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The Operas of Verdi: Volume 1: From Oberto to Rigoletto Paperback – September 3, 1992

5 out of 5 stars 4 customer reviews

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Frequently Bought Together

  • The Operas of Verdi: Volume 1: From Oberto to Rigoletto
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  • The Operas of Verdi: Volume 2: From Il Trovatore to La Forza del Destino (Clarendon Paperbacks)
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  • The Operas of Verdi, Vol. 3
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Editorial Reviews

Amazon.com Review

The three volumes of studies of Verdi's operas by Julian Budden are rightly classics of the genre. This is owing to their scope of information on the genesis, circumstances, variants, and specifics of the operas themselves--certainly the fullest description these works have ever been given--as well as to the wealth of surrounding information about the composer, his life, his friends, and his times. It is a measure of the excellence of Budden's achievement that this cornucopia of information is surveyed in very readable prose--readers get a picture of each work within its context. Budden's knowledge of 19th-century opera--both in Italy and in France--is wide-ranging, and he is able to place Verdi and his works in comparison with those of Donizetti, Pacini, Mercadante, and Meyerbeer. He discusses how the great operatic genius emerged from the background of early-19th-century opera and how Verdi's own early, uneven works blossomed into the glory of his later ones. Budden, thankfully, is not a hagiographer, and he recognizes Verdi's faults as well as his strengths, but few--if any--writers have managed to demonstrate how Verdi both blended in with his musical surroundings and stood out from them. These studies, with all their richness, are a good source of information about a host of lesser composers of the time. Budden includes many musical examples to highlight his writing in this, a work of scholarship of the highest order. --Patrick J. Smith

Review

'Where on earth did Verdians turn before Budden? When the first volume of his chronological study of the complete 31 operas appeared in 1973, it was already clear this could prove the standard work...With Verdi productions proliferating in the run-up to the centenary of his death in 2001, this great study grows ever more necessary.' BBC Music Magazine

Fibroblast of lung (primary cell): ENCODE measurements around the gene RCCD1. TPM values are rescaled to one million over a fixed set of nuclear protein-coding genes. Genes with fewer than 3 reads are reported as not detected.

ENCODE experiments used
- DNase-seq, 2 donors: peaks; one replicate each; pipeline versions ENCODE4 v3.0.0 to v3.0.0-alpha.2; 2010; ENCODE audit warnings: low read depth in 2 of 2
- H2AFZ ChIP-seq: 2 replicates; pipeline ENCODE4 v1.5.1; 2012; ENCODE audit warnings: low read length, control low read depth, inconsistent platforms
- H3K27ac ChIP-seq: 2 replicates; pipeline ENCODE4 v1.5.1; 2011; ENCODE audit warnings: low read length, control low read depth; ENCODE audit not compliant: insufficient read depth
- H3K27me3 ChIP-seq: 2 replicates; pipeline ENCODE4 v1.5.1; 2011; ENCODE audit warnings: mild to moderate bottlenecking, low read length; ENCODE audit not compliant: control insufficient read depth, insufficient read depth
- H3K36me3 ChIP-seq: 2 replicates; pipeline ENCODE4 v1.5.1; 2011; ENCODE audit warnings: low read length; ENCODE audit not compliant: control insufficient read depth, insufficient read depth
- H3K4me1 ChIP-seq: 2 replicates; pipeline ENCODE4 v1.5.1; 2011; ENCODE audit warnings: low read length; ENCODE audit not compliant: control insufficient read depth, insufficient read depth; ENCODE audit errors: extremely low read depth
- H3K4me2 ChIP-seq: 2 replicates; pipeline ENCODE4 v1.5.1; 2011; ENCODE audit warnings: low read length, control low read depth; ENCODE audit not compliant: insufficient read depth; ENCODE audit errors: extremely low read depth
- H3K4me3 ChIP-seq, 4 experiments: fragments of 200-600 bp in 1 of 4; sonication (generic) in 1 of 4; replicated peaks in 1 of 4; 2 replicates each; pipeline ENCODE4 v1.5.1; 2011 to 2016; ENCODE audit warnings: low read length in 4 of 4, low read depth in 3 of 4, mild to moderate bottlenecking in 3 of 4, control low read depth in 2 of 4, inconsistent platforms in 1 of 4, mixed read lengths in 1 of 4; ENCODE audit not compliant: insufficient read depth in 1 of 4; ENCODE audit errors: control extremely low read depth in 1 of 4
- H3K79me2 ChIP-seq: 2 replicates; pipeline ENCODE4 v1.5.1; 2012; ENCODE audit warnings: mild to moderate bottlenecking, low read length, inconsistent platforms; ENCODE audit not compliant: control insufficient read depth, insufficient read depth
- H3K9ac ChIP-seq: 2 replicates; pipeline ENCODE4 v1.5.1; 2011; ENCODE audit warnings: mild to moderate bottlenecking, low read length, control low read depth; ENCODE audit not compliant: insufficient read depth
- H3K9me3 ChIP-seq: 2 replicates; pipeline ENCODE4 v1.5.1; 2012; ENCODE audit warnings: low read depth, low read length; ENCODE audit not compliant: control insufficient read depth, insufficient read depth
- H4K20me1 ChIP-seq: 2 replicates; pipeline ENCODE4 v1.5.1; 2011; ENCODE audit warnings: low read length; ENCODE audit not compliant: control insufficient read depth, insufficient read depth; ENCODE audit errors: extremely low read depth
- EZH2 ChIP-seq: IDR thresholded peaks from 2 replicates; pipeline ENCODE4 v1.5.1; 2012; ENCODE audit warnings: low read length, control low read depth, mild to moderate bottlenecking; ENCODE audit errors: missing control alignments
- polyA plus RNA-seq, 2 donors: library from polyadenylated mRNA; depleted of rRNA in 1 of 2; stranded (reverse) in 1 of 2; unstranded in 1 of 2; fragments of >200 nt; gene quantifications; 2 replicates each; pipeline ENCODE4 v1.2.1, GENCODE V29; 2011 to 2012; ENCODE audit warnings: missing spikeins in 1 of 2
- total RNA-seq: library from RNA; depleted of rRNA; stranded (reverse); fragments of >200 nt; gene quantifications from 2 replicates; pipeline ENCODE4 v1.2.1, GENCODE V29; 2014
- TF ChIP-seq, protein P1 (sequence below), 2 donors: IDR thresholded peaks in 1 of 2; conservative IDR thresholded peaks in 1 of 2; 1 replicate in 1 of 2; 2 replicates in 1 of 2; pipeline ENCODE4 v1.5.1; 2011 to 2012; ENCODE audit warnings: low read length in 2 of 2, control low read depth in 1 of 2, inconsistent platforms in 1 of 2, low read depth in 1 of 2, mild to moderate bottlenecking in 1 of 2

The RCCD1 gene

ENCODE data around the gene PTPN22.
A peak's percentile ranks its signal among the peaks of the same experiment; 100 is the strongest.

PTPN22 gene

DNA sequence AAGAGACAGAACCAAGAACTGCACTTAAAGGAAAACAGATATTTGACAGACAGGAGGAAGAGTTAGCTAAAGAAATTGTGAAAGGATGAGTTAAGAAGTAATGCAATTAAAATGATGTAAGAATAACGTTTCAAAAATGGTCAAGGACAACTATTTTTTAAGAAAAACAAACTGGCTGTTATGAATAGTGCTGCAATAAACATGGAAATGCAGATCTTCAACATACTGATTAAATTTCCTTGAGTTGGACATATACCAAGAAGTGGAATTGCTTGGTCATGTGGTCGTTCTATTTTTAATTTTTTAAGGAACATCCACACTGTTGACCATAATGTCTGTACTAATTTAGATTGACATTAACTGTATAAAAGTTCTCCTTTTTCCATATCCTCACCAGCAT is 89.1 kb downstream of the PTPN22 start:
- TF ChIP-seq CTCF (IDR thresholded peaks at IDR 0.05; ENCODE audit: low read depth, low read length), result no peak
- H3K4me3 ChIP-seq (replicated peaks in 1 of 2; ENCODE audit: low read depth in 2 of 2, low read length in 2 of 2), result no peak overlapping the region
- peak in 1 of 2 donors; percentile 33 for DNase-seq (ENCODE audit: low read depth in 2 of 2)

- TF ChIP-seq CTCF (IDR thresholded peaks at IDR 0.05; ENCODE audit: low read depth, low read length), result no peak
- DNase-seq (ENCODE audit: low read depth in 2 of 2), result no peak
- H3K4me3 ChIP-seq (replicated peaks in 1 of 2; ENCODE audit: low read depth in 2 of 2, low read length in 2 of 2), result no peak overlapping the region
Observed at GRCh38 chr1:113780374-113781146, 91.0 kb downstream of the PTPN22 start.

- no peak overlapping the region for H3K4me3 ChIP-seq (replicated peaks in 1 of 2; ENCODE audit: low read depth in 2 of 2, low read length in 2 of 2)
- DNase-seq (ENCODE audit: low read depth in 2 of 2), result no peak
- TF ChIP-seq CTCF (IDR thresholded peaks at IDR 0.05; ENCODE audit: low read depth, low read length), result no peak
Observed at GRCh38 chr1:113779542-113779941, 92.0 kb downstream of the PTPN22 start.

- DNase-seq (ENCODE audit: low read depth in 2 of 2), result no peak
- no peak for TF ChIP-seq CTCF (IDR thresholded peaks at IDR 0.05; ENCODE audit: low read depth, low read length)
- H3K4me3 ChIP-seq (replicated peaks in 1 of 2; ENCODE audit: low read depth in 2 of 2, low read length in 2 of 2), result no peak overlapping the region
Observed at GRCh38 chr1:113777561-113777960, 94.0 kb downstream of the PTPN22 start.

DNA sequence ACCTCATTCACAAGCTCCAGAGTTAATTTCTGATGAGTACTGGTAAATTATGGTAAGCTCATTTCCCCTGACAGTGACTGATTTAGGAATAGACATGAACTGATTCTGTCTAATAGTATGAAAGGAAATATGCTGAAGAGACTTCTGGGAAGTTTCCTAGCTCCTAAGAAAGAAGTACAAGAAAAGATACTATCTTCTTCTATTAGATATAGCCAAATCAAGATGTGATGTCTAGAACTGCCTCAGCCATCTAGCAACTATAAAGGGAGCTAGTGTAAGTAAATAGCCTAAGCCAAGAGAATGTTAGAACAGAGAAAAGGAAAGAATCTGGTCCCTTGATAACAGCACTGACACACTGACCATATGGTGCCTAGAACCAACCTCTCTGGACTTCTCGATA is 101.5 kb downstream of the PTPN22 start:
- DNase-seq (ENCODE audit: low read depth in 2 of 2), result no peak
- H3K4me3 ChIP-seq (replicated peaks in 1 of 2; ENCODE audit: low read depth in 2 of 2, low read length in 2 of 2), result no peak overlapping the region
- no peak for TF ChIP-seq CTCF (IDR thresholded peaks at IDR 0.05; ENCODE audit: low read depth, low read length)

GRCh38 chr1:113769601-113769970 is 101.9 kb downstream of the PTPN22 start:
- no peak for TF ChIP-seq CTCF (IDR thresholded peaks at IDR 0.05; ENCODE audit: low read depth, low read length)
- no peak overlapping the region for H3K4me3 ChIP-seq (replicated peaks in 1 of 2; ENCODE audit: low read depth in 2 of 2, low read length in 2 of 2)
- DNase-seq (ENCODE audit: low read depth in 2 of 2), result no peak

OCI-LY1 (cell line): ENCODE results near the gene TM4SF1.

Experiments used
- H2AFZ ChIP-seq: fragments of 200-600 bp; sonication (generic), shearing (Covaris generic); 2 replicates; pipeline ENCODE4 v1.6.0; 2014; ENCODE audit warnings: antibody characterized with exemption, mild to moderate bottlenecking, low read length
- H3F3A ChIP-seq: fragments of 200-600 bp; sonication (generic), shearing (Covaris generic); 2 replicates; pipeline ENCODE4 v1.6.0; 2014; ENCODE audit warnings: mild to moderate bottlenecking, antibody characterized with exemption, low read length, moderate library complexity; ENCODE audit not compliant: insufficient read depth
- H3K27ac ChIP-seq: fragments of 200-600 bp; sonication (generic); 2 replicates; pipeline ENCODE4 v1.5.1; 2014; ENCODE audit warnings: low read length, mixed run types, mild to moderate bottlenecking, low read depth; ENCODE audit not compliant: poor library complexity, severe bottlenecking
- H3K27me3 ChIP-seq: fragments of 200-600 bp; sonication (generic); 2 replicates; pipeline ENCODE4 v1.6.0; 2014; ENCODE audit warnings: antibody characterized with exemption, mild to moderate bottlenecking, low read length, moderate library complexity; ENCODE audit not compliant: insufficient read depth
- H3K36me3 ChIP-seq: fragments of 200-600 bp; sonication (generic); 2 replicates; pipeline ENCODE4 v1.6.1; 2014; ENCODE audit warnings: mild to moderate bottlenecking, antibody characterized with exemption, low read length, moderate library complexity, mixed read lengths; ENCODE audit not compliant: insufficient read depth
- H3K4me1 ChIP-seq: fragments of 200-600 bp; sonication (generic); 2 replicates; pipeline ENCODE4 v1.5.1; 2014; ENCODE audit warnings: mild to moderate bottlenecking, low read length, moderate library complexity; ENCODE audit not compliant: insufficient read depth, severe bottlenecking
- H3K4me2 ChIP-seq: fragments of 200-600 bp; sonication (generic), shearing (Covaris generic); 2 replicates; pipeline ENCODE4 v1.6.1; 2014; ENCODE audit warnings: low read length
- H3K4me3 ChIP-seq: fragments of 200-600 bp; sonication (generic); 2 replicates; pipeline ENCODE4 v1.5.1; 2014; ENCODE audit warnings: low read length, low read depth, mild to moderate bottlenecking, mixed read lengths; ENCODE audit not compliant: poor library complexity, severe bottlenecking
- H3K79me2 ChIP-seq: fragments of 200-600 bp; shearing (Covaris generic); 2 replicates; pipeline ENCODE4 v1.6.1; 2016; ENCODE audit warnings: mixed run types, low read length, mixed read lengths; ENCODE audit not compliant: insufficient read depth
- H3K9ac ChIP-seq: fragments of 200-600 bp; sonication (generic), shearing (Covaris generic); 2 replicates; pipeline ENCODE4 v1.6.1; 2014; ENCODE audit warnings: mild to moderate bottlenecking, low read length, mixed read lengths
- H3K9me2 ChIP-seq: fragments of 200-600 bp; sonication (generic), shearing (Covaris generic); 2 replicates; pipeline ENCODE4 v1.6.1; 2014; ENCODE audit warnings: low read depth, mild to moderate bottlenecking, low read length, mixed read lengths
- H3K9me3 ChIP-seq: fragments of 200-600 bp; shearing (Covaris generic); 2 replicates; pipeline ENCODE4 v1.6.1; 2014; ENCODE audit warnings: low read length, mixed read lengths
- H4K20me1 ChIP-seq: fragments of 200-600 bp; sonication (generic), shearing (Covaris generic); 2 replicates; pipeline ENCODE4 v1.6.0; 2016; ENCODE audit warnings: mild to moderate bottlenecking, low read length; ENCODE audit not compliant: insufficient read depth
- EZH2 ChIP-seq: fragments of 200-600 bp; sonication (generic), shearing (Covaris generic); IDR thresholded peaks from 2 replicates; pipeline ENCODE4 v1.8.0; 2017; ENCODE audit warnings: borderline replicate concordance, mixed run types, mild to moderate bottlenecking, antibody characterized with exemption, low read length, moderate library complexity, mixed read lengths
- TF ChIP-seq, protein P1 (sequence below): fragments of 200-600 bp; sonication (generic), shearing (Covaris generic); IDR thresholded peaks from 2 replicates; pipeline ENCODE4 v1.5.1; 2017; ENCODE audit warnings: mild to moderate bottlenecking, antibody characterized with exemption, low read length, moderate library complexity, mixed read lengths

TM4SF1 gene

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Product Details

  • Series: Operas of Verdi (Book 1)
  • Paperback: 544 pages
  • Publisher: Clarendon Press; Rev Sub edition (September 3, 1992)
  • Language: English
  • ISBN-10: 0198162618
  • ISBN-13: 978-0198162612
  • Product Dimensions: 6.1 x 1.2 x 9.2 inches
  • Shipping Weight: 1.6 pounds (View shipping rates and policies)
  • Average Customer Review: 5.0 out of 5 stars  See all reviews (4 customer reviews)
  • Amazon Best Sellers Rank: #1,578,826 in Books (See Top 100 in Books)

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Top Customer Reviews

It is a pity that Vol. 3 of Julian Budden's <The Operas of Verdi> (Oxford, 1973) is no longer available except through secondhand dealers on and off the internet. But just the first two volumes are a terrific research tool and reference source for any one truly interested in enjoying and fully appreciating the operas of Verdi.
Volume 1 covers "Oberto" to "Rigoletto," 2 covers "Il Trovatore" to ""La Forza del Destino," and 3 "Don Carlos" to the final "Falstaff." The revised edition, which is now available in paperback format, begins with an introduction to Verdi and his times and a general consideration of the early operas. Volume 2 offers two chapters on the changing traditions in Italian opera and Verdi's maturing in his craft; while Volume 3 (in the hardcover edition I managed to find) plunges directly into the operas.